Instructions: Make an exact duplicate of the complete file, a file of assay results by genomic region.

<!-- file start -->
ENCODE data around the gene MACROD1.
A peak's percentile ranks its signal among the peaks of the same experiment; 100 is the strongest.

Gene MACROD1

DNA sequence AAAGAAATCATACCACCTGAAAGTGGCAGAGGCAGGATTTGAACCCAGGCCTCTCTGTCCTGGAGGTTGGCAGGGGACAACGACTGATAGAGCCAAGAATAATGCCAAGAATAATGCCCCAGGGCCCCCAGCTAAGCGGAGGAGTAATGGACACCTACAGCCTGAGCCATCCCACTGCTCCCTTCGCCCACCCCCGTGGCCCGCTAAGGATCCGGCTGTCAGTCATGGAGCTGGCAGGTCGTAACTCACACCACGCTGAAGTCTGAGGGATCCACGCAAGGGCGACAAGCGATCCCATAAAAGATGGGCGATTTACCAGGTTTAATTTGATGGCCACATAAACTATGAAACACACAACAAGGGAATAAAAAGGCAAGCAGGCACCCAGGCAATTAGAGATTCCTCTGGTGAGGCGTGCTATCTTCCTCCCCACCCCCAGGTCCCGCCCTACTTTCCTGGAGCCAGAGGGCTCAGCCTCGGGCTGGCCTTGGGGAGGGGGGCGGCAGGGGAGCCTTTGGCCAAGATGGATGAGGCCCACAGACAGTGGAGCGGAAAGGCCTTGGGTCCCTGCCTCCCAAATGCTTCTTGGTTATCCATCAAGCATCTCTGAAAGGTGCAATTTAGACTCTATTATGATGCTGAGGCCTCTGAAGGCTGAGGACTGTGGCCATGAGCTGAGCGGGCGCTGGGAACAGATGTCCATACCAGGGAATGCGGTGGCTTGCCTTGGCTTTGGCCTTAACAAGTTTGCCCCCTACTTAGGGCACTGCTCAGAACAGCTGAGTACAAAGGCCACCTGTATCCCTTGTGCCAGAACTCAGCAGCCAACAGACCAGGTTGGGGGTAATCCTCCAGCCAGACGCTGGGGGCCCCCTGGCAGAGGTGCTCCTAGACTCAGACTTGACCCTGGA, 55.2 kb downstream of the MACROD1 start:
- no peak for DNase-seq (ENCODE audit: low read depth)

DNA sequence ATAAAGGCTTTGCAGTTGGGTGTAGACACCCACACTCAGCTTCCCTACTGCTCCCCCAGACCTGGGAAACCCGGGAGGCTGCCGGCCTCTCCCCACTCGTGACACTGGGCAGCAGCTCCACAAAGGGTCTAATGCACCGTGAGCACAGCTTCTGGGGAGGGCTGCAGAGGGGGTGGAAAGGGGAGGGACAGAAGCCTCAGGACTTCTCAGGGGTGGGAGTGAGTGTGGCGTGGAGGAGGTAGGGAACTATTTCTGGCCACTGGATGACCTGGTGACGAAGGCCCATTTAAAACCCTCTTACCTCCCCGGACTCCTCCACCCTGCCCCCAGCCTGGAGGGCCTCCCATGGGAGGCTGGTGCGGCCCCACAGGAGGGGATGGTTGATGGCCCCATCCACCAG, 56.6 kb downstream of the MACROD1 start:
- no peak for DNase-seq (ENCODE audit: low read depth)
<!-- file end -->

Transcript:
ENCODE data around the gene MACROD1.
A peak's percentile ranks its signal among the peaks of the same experiment; 100 is the strongest.

Gene MACROD1

DNA sequence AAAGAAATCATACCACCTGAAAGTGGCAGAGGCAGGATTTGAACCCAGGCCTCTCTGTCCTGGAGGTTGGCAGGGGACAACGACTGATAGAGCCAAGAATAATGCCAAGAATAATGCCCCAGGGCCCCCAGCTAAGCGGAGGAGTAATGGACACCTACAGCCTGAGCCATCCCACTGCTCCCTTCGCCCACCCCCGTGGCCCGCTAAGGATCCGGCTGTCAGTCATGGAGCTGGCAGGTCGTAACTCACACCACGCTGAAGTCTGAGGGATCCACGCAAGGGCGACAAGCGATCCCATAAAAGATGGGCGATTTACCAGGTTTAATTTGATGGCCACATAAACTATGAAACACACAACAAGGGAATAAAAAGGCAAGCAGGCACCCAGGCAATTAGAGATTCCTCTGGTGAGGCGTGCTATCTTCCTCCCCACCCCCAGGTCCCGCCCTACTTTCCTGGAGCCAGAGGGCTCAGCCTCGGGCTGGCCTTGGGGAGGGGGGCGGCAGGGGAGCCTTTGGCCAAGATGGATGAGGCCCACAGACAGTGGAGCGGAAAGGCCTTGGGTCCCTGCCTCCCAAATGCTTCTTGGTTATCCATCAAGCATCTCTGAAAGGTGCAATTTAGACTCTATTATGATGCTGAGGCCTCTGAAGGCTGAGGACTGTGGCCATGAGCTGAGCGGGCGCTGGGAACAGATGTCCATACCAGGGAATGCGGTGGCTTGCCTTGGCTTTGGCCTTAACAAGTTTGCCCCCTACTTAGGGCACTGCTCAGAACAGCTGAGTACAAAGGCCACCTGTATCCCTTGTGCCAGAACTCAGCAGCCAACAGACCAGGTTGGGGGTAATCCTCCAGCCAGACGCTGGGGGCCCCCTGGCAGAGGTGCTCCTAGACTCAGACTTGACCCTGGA, 55.2 kb downstream of the MACROD1 start:
- no peak for DNase-seq (ENCODE audit: low read depth)

DNA sequence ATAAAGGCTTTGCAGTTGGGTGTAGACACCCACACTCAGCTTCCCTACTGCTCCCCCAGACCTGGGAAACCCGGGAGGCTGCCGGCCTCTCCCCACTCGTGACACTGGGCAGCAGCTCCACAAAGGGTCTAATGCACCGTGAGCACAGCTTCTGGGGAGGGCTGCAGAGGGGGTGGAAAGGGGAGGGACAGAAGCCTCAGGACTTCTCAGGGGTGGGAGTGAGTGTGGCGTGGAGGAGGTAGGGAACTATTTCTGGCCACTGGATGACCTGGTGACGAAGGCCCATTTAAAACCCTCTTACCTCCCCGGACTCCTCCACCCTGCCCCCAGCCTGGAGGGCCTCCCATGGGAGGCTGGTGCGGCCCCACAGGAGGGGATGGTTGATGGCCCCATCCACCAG, 56.6 kb downstream of the MACROD1 start:
- no peak for DNase-seq (ENCODE audit: low read depth)